The Other One: Young Activists, Women Reshaping Architecture, and Putting Everything on Trial

Rebecca Pitts Newsletter January 2019.jpg

Happy New Year! I am so grateful to kick off another year with you. This letter has been a touchstone of sorts, a filter for combing through what I've consumed and thought about and read in seemingly disparate subject-matter and media. It's often here, in this space, where I notice connections and make insights into ideas I could have just as easily overlooked. So thanks as always for reading along and replying with your own stories and ideas and recommendations.

In other, ahem, NEWS... We had an exciting launch of our family newspaper, The Little Enterprise, and are busily preparing Issue N2. Join us on the ride right here!

Kid Reads

My article for FACES Magazine, "Five Young Activists who are Changing the World" is on newsstands this month. This is such a special issue of a magazine with a fantastic mission: travel, culture, and empathy for the global kid (that's my take, at least). And here's a bit more info on how and why I put together this piece together.

In my 'To Read' queue: No Small Plans is a graphic novel (on city planning, design and urban history!) that empowers teens to become involved in creating the communities they want.

Grown-up Reads

Just finished She Wants It by Jill Solloway. Lots of good stuff in here for women who make art. Here's Jill on her unnoticed television show, I Love Dick (based on the 1990's book by Chris Kraus): “Chris had written a book about feeling invisible and that maybe this created an alchemy where the show was destined to not be watched. I Love Dick was a scream, a rant, a cry about no one looking. Of not being able to get anyone to look.” And here's my love-letter to Jill's show, which happens to be one of my fave television series of the last several years.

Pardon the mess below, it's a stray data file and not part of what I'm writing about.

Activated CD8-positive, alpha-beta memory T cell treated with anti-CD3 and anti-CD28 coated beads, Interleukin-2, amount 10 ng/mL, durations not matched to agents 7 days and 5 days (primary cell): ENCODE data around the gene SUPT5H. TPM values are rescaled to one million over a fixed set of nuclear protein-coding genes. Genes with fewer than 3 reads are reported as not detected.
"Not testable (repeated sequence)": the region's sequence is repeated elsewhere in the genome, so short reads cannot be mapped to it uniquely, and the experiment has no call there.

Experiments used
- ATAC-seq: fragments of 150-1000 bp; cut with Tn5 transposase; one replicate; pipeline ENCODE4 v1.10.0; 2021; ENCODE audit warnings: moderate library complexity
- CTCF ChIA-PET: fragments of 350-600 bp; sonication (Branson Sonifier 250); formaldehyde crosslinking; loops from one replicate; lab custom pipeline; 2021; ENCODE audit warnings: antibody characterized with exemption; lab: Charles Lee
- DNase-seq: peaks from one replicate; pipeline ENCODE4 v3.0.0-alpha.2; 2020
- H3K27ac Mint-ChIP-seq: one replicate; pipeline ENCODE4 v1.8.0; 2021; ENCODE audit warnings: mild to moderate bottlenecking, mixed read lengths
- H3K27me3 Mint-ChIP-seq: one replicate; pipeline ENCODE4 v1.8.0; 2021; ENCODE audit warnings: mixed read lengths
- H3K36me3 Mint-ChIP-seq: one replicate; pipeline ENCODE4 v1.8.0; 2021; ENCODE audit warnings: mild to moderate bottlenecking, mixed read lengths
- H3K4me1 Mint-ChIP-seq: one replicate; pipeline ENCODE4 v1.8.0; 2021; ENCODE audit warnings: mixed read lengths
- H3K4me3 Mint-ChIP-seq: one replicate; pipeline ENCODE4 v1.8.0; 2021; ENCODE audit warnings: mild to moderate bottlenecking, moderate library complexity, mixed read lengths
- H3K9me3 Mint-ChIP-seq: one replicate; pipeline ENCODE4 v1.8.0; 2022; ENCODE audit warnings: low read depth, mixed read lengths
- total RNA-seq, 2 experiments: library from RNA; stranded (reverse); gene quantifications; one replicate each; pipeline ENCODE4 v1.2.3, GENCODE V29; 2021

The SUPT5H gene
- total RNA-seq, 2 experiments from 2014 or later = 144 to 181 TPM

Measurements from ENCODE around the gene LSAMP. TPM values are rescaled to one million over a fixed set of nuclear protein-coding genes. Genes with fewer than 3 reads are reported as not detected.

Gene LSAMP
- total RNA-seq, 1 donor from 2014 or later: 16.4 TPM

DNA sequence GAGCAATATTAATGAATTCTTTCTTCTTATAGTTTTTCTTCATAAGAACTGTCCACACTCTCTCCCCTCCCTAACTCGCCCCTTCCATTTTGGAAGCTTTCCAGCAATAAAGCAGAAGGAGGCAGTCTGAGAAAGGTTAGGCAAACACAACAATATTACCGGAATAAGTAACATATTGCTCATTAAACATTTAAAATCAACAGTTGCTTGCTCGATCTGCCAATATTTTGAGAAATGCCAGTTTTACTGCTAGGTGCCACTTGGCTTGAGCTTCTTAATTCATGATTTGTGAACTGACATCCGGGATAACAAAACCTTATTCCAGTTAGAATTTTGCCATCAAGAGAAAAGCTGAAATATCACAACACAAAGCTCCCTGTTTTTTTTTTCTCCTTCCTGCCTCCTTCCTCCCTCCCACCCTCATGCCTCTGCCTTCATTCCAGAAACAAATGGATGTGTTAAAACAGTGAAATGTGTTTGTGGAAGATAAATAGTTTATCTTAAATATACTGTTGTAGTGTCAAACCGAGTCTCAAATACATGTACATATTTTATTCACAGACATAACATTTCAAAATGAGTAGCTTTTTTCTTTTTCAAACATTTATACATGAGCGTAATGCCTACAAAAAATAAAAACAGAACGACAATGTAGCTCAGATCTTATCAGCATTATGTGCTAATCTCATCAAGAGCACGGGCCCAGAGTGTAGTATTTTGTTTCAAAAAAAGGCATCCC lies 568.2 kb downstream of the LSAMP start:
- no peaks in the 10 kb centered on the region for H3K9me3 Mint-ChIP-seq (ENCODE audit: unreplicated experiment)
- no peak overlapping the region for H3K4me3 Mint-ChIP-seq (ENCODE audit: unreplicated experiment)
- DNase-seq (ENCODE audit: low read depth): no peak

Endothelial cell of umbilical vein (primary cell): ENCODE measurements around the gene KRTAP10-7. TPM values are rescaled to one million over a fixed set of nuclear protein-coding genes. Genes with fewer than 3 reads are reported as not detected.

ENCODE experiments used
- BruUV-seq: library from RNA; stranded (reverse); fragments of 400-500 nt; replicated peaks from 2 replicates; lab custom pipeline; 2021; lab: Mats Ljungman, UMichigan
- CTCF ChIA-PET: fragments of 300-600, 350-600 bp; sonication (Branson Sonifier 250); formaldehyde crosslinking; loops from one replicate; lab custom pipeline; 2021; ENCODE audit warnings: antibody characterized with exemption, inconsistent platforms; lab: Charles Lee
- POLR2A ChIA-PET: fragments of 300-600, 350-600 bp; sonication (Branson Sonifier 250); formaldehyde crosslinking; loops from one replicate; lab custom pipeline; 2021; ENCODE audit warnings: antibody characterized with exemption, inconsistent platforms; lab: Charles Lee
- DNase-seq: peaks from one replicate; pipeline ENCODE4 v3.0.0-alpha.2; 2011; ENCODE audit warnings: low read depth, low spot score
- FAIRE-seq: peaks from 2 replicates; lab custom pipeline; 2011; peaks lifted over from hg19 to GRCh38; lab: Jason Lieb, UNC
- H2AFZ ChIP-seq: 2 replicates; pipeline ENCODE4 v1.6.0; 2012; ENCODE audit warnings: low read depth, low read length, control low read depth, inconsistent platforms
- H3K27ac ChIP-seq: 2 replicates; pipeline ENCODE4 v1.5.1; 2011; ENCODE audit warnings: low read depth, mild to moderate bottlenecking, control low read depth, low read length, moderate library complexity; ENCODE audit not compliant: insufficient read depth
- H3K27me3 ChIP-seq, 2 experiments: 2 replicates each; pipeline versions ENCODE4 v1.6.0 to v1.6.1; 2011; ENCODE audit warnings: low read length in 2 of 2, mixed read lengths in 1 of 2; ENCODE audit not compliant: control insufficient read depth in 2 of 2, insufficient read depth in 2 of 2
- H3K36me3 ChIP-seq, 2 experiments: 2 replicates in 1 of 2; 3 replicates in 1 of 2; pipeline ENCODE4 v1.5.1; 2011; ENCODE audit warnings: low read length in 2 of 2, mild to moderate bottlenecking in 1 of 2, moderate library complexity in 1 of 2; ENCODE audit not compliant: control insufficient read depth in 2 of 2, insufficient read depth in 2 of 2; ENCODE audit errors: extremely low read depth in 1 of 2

Relatedly, I was fascinated by this article on women in the architecture profession in the Sunday Times a few weeks back. While the numbers of female architects at first glance appear to startlingly low, it doesn't tell the full story of what's happening in the world in placemaking, urbanism, and architecture. Women are transforming what it means to be successful in these fields, and they're committed to redefining the profession so it serves everyone, and not just the elite few. 

Listening

The podcasts I'm listening to right now. (A master list updated for 2019!)

A few years ago I read Will Schwalbe's Books for Living and couldn't put it down. I just discovered But That's Another Story, a podcast where he interviews interesting and accomplished people on what they read as children and how reading and books play into their lives today. It's well-paced with just a touch of sparkly post-production flourishes. And the guests are compelling, to boot.

Here's one for the kiddos: Story Pirates. Forget buried treasure. These pirates are pillaging kids' imaginations for... stories! It's a terrific concept: kids get a chance to hear their own stories come to life.


Virginia Woolf on the formation of her Bloomsbury crew:
“We were full of experiments and reforms. We were going to do without table napkins; ... we were going to paint; to write; to have coffee after dinner instead of tea at nine o’clock. Everything was going to be new; everything was going to be different. Everything was on trial.”